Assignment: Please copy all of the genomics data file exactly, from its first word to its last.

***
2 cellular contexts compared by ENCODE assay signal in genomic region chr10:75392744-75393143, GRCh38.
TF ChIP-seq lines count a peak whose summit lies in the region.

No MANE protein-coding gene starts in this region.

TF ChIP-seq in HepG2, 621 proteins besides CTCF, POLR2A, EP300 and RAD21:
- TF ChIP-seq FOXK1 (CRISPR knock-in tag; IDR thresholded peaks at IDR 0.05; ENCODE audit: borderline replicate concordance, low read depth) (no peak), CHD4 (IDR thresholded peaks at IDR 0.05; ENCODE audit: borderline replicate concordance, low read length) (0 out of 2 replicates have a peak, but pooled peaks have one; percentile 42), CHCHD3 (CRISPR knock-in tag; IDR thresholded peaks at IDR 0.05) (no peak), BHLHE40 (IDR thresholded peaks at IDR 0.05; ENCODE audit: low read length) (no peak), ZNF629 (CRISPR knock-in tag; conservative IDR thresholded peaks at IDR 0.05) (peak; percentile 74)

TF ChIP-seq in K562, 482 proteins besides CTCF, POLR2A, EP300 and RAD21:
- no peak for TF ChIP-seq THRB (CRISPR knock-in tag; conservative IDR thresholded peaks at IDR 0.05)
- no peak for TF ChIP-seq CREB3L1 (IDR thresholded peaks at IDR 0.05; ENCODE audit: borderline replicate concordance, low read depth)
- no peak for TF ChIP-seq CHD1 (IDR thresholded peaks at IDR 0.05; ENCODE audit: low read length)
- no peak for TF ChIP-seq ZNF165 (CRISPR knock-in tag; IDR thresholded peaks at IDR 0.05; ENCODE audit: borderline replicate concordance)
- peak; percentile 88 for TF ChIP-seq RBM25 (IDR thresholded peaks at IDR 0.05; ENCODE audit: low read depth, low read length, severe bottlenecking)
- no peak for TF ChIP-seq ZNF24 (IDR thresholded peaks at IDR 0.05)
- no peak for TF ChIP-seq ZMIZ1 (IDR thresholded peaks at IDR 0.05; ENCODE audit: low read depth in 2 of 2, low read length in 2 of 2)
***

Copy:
2 cellular contexts compared by ENCODE assay signal in genomic region chr10:75392744-75393143, GRCh38.
TF ChIP-seq lines count a peak whose summit lies in the region.

No MANE protein-coding gene starts in this region.

TF ChIP-seq in HepG2, 621 proteins besides CTCF, POLR2A, EP300 and RAD21:
- TF ChIP-seq FOXK1 (CRISPR knock-in tag; IDR thresholded peaks at IDR 0.05; ENCODE audit: borderline replicate concordance, low read depth) (no peak), CHD4 (IDR thresholded peaks at IDR 0.05; ENCODE audit: borderline replicate concordance, low read length) (0 out of 2 replicates have a peak, but pooled peaks have one; percentile 42), CHCHD3 (CRISPR knock-in tag; IDR thresholded peaks at IDR 0.05) (no peak), BHLHE40 (IDR thresholded peaks at IDR 0.05; ENCODE audit: low read length) (no peak), ZNF629 (CRISPR knock-in tag; conservative IDR thresholded peaks at IDR 0.05) (peak; percentile 74)

TF ChIP-seq in K562, 482 proteins besides CTCF, POLR2A, EP300 and RAD21:
- no peak for TF ChIP-seq THRB (CRISPR knock-in tag; conservative IDR thresholded peaks at IDR 0.05)
- no peak for TF ChIP-seq CREB3L1 (IDR thresholded peaks at IDR 0.05; ENCODE audit: borderline replicate concordance, low read depth)
- no peak for TF ChIP-seq CHD1 (IDR thresholded peaks at IDR 0.05; ENCODE audit: low read length)
- no peak for TF ChIP-seq ZNF165 (CRISPR knock-in tag; IDR thresholded peaks at IDR 0.05; ENCODE audit: borderline replicate concordance)
- peak; percentile 88 for TF ChIP-seq RBM25 (IDR thresholded peaks at IDR 0.05; ENCODE audit: low read depth, low read length, severe bottlenecking)
- no peak for TF ChIP-seq ZNF24 (IDR thresholded peaks at IDR 0.05)
- no peak for TF ChIP-seq ZMIZ1 (IDR thresholded peaks at IDR 0.05; ENCODE audit: low read depth in 2 of 2, low read length in 2 of 2)